Americans naming their pets Princess is as reliable as death and taxes — at least according to a survey of pet names from the oldest continually operating pet cemetery in the United States.
That resting place is Hartsdale Pet Cemetery, in Hartsdale, N.Y. It was founded in 1896, and is home to more than 80,000 buried pets.
A survey of its tombstones, conducted by a veterinary company called FirstVet, found that, on average, more than 1 in 100 animals interred there were named Princess. The conclusions were drawn from a data set of names that the cemetery provided.
FirstVet is also digitizing the burial records, which is “an ongoing process, with around 25,000 names digitally recorded to date,” wrote David Prien, a founder and the chief executive of FirstVet, in an email. (In an email, a spokesman for FirstVet clarified that “with the sizeable number of names already digitized, the popularity rankings are unlikely to change significantly.”)
Among the findings was the discovery that the top cat name is Tiger. (Princess, though the most popular name overall, is nonetheless only the top moniker for dogs.)
“This might be a legacy of the earliest domesticated cats in America being European ‘tabby’ cats, with distinctive tiger-like striped markings,” proposed the FirstVet study.
Also, according to the survey, the most common dog names in the 1930s and 1940s were Queenie and Tippy; Lady ruled the 1960s, and Brandy rose to the top in the 1970s. The ’80s, ’90s and aughts were all dominated by Max, a trend that FirstVet suggested in a news release might be linked to the popularity of the “Mad Max” film series. (The study also proposed that the prevalence of Smokey, the most popular cat name during the ’90s and ’00s, could have a connection to the 1977 Burt Reynolds film “Smokey and the Bandit.”)
Of course, there has always been plenty of individuality in pet naming. While Princess and Max each came up “between 150 and 250 times in the sample shared,” wrote Mr. Prien, “some names are completely unique within Hartsdale Cemetery, such as ‘Dorian Grey’ and ‘Fleetwood.’”
The cemetery is even home to the remains of Goldfleck, a lion who died in 1912 after living at the Plaza Hotel in New York City as the pet of Princess Elisabeth Vilma Lwoff-Parlaghy, the ex-wife of a Russian prince.
Some owners gave a series of their pets the same name, followed by a number that indicated the pet’s place in the lineage, known as a regnal number. The highest regnal number in the cemetery belongs to Virgo XIII, who was buried in 1986, followed by Silvia IV in 2001.
According to Allison C. Meier, a writer and licensed New York City sightseeing guide who gives tours of the city’s cemeteries, including Hartsdale, pet cemeteries provide a historical record of wider cultural shifts around our relationship to pets.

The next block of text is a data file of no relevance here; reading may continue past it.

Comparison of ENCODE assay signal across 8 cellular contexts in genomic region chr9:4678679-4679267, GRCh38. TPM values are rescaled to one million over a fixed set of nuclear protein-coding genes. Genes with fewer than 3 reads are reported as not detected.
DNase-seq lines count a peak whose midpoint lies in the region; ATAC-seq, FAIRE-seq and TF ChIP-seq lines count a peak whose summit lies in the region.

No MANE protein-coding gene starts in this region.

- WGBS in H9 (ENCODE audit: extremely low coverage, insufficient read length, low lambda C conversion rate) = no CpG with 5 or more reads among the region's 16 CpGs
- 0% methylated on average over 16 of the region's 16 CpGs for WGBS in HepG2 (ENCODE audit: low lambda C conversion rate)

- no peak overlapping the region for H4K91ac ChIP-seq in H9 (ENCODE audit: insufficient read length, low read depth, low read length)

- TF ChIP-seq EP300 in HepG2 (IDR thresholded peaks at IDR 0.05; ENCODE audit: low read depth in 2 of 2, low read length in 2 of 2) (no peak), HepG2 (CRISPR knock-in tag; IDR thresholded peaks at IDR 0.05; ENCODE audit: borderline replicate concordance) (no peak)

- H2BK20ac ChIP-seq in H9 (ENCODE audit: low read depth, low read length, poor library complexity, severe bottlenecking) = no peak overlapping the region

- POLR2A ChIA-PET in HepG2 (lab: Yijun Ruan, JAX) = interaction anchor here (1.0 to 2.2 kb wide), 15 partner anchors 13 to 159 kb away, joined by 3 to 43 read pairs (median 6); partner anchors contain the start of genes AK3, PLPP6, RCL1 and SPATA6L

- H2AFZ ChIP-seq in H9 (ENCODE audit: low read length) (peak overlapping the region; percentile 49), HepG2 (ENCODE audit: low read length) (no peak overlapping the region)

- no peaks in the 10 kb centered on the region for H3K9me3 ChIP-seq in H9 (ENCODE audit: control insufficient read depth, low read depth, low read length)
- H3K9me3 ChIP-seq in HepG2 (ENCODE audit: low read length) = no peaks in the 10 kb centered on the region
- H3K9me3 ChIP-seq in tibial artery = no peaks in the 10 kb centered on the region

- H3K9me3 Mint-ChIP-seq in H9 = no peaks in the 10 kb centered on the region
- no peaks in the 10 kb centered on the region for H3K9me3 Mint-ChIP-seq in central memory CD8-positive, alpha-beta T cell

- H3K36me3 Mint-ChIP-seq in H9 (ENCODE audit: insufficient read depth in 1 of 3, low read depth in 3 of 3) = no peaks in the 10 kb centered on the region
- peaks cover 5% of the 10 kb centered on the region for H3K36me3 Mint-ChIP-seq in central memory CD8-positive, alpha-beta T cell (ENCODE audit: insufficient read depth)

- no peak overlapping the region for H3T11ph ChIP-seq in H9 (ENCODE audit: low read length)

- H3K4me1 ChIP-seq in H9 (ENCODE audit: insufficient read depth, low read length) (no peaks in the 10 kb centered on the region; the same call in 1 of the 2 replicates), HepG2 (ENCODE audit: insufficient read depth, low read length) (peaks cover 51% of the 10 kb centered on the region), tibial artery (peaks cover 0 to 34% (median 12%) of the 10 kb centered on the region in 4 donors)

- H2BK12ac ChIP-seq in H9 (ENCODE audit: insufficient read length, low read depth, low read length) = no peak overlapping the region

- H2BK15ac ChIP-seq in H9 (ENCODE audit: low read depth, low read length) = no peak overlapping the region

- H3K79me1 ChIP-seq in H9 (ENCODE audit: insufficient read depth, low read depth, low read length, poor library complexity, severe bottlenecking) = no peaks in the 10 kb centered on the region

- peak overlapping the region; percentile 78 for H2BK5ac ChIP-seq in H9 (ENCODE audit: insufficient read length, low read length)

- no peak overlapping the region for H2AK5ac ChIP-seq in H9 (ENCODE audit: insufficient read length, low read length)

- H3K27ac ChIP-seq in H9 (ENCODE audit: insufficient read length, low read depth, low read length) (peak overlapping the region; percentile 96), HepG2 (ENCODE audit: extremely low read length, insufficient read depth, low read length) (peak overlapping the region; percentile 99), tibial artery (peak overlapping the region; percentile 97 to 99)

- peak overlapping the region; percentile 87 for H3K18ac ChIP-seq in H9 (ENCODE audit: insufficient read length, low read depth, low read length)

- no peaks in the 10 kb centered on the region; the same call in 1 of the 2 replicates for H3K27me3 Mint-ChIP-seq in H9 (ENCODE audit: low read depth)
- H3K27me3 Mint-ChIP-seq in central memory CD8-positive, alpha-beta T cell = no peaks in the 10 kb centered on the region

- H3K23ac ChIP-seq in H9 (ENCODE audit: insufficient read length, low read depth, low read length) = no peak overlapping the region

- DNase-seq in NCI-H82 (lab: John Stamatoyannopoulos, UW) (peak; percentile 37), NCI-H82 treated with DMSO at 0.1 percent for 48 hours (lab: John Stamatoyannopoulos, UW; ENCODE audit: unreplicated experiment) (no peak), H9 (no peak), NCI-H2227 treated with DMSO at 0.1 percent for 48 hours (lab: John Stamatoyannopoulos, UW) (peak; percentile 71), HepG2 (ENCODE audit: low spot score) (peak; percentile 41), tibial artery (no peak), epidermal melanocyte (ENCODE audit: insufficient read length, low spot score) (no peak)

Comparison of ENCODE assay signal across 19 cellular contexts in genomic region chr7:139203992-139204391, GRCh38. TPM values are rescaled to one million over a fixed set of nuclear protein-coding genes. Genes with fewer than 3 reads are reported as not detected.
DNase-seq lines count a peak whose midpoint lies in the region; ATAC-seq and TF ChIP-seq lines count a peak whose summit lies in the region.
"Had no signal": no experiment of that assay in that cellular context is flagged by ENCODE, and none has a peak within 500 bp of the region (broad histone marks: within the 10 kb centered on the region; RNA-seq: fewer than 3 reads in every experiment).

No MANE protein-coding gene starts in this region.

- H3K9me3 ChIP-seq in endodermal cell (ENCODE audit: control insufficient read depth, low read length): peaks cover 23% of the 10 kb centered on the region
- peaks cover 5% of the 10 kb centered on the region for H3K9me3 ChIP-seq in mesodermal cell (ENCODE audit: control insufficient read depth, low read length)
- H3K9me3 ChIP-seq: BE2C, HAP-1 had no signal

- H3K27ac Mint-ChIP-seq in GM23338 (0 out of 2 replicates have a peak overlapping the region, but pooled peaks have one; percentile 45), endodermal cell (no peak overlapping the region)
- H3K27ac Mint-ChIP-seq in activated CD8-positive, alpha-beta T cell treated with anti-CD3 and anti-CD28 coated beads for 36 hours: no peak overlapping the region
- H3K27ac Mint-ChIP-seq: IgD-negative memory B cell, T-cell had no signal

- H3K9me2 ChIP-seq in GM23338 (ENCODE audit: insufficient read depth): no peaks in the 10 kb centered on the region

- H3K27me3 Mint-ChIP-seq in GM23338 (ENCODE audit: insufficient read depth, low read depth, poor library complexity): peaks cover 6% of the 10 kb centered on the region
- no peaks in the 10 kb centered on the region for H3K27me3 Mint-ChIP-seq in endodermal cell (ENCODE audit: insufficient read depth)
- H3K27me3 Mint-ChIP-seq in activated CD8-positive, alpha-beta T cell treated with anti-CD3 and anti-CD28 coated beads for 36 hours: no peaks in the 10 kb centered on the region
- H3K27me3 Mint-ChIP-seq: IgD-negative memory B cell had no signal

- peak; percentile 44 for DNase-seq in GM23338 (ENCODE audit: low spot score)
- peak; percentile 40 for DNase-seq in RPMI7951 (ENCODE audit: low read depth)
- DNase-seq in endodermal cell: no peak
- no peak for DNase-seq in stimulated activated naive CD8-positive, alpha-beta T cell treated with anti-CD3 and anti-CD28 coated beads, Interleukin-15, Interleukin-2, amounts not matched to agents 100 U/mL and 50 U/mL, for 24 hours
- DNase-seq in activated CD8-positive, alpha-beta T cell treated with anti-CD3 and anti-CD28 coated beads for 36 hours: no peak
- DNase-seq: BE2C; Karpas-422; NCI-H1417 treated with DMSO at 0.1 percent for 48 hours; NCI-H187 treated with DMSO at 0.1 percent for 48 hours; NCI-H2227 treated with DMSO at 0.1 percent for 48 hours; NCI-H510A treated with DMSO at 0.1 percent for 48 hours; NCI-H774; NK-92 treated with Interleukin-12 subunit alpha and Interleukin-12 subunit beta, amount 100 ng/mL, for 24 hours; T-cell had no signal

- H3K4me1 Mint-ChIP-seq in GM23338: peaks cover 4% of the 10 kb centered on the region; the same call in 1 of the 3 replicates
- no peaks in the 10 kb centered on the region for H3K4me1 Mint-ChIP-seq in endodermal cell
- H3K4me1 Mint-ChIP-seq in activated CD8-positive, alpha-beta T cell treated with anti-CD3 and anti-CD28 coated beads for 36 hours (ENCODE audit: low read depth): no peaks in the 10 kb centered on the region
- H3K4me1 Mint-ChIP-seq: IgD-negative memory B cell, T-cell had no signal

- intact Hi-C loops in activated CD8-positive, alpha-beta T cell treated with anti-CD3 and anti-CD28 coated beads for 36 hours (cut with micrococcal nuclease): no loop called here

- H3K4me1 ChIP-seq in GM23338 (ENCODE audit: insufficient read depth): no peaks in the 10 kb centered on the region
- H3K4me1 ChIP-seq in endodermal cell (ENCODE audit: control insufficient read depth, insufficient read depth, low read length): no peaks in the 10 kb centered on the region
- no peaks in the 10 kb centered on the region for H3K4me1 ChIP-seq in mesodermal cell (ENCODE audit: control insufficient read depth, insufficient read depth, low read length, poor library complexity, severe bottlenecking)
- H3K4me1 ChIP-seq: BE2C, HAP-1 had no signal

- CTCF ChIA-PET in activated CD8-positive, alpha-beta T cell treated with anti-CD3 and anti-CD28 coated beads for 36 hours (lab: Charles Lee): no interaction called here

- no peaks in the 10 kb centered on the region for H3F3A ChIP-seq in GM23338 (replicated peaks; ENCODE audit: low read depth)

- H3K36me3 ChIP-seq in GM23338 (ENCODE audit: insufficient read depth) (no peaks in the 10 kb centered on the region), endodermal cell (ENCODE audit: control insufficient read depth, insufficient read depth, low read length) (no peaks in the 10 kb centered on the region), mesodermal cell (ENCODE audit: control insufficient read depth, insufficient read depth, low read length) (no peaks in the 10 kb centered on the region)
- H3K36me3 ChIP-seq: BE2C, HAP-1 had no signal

“The way that people refer to their pets changes,” Ms. Meier said in an interview. “On a lot of old dog graves, they call them a gentleman — like, ‘He’s a great gentleman. He lived like a gentleman.’”
The 19th century is when Americans began bringing pets, which formerly lived primarily outdoors, into their homes, Ms. Meier said. The shift sparked new heights of familial love and affection between pets and owners. It also led to raised hackles among humans over pet burial practices.
In 1881, a wealthy widow named Rose Howe buried her pug, Fannie Howe, in the family plot at Green-Wood Cemetery in Brooklyn, after an elaborate funeral involving a glass-top coffin. “People thought it was rather disrespectful,” said Ms. Meier; the cemetery subsequently banned pet burials.
Cemeteries like Hartsdale, which opened around the country around the dawn of the 20th century, offered a place commensurate with the mourning needs of pet owners.
Some owners even chose to be buried at the pet cemetery, since they could not be buried alongside their pets at human cemeteries, Ms. Meier said: “It was so important for some people that they stay together that they decided to be interred in a pet cemetery.”
Perhaps more universally, pet cemeteries allowed people to “openly express this grief that isn’t really accepted as much elsewhere,” Ms. Meier said. “You don’t get the same kind of treatment when your dog died as when your brother dies, of course, or when your friend dies.”
“I think people have a hard time finding basis for that grief,” she added. “In pet cemeteries, you’re able to express in whatever way is meaningful to you.”